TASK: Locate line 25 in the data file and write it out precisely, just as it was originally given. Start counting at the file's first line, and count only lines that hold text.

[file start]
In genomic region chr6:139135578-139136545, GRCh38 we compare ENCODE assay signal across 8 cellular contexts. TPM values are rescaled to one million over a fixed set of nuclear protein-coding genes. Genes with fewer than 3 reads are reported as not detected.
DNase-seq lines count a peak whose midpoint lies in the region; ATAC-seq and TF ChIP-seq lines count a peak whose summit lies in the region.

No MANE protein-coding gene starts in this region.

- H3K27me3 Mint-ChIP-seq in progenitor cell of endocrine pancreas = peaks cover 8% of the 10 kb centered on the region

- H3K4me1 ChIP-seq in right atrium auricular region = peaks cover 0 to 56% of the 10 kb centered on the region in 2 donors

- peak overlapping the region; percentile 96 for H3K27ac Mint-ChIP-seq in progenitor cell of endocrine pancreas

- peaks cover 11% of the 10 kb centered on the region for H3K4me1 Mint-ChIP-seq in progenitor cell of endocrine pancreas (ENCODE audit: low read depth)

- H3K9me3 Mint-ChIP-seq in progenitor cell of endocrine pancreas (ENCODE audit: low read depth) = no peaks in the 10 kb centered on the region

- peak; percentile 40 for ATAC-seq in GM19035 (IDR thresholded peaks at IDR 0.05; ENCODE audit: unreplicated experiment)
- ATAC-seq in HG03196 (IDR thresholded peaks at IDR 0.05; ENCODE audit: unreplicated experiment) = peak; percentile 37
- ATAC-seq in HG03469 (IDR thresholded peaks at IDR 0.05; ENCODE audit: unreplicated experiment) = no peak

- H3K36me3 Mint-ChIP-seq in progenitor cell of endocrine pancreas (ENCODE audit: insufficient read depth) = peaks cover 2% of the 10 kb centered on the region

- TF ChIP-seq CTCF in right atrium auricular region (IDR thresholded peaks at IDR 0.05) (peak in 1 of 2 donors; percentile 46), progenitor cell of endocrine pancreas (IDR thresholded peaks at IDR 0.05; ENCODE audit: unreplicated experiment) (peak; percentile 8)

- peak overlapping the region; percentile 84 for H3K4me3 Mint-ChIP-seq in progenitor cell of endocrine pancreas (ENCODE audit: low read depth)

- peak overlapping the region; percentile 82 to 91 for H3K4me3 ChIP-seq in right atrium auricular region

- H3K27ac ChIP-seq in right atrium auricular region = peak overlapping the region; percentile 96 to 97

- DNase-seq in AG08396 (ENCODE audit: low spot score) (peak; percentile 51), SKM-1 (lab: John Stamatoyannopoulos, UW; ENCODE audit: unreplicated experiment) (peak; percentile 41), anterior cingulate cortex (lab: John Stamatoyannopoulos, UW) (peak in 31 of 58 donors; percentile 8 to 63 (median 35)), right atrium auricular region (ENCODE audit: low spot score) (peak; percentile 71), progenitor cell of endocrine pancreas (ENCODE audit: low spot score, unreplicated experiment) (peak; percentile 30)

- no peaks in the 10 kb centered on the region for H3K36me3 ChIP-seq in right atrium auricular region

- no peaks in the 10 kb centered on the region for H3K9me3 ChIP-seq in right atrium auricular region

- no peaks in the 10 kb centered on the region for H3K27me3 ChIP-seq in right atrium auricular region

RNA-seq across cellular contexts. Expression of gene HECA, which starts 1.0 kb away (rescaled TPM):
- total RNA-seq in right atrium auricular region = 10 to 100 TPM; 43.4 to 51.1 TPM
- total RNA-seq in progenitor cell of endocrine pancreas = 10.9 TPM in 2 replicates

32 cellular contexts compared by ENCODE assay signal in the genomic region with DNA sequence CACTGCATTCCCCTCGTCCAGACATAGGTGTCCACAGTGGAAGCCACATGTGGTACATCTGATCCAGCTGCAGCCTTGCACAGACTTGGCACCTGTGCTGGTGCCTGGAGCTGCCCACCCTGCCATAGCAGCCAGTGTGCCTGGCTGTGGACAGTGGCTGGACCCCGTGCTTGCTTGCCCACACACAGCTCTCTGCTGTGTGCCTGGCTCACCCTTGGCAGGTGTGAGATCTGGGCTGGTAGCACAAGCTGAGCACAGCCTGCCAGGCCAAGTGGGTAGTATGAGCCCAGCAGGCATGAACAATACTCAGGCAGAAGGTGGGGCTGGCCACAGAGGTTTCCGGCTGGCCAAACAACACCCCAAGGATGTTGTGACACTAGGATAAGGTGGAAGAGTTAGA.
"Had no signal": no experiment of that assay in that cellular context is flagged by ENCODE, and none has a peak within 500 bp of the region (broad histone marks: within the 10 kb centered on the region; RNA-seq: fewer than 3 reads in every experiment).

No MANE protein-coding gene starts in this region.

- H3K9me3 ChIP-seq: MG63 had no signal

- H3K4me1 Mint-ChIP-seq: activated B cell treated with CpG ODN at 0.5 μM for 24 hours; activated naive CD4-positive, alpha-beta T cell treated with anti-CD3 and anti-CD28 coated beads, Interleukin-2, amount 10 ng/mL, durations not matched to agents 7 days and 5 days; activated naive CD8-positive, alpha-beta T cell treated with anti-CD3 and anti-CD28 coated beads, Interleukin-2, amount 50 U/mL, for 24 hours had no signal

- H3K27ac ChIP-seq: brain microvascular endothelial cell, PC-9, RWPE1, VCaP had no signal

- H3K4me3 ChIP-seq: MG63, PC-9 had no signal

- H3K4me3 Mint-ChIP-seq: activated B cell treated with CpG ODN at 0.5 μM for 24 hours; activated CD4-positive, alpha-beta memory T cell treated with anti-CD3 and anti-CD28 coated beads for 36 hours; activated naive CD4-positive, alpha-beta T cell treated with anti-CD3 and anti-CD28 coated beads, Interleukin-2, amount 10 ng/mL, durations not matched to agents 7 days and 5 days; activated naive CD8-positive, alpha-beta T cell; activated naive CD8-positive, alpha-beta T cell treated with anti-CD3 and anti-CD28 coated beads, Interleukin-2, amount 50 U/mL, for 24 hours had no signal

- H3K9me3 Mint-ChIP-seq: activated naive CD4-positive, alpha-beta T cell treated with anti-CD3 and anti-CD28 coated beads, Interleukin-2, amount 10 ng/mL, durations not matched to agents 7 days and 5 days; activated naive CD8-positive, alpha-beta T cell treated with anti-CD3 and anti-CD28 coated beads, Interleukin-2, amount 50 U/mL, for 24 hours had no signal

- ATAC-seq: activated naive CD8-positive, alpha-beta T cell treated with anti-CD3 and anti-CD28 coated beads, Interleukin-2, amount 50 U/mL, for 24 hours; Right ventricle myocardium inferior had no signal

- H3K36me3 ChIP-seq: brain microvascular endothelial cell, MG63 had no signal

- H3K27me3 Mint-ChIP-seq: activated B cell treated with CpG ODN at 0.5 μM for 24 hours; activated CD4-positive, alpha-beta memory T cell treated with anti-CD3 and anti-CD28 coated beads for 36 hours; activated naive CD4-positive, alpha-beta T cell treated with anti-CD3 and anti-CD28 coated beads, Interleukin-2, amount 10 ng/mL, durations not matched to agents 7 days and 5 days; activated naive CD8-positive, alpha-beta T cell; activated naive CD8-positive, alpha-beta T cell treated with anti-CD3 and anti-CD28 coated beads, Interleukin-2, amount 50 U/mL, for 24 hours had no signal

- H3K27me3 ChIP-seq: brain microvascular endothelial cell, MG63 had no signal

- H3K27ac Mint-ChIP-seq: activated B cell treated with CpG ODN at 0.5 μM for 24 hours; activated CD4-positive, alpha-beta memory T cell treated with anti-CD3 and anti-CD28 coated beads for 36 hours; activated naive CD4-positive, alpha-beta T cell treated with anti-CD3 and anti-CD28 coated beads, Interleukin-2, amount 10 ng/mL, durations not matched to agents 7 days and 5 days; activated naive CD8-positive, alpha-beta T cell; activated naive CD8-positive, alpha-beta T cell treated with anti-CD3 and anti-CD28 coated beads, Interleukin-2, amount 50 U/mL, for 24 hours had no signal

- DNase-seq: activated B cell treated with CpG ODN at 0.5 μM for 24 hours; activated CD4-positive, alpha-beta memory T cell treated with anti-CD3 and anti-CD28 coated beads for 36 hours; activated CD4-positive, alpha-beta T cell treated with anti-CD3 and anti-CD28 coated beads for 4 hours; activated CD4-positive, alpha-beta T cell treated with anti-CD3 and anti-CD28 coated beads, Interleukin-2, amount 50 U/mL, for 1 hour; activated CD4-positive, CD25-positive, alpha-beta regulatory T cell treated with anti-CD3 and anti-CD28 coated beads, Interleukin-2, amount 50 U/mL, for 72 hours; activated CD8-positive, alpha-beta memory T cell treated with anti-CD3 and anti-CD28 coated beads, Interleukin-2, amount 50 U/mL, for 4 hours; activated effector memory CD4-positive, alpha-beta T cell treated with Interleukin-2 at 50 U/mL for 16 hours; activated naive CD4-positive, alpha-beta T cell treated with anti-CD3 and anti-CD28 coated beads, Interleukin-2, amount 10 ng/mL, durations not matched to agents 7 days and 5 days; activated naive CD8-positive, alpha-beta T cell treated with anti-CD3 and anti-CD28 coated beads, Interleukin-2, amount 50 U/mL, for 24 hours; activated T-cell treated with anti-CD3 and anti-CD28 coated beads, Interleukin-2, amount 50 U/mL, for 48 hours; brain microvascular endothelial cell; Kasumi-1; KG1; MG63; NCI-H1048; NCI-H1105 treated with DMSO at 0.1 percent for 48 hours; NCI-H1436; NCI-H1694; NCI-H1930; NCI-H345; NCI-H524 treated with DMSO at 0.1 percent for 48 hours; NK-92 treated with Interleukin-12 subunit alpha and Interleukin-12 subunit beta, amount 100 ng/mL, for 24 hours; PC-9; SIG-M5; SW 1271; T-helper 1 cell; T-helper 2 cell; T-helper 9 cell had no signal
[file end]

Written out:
"Had no signal": no experiment of that assay in that cellular context is flagged by ENCODE, and none has a peak within 500 bp of the region (broad histone marks: within the 10 kb centered on the region; RNA-seq: fewer than 3 reads in every experiment).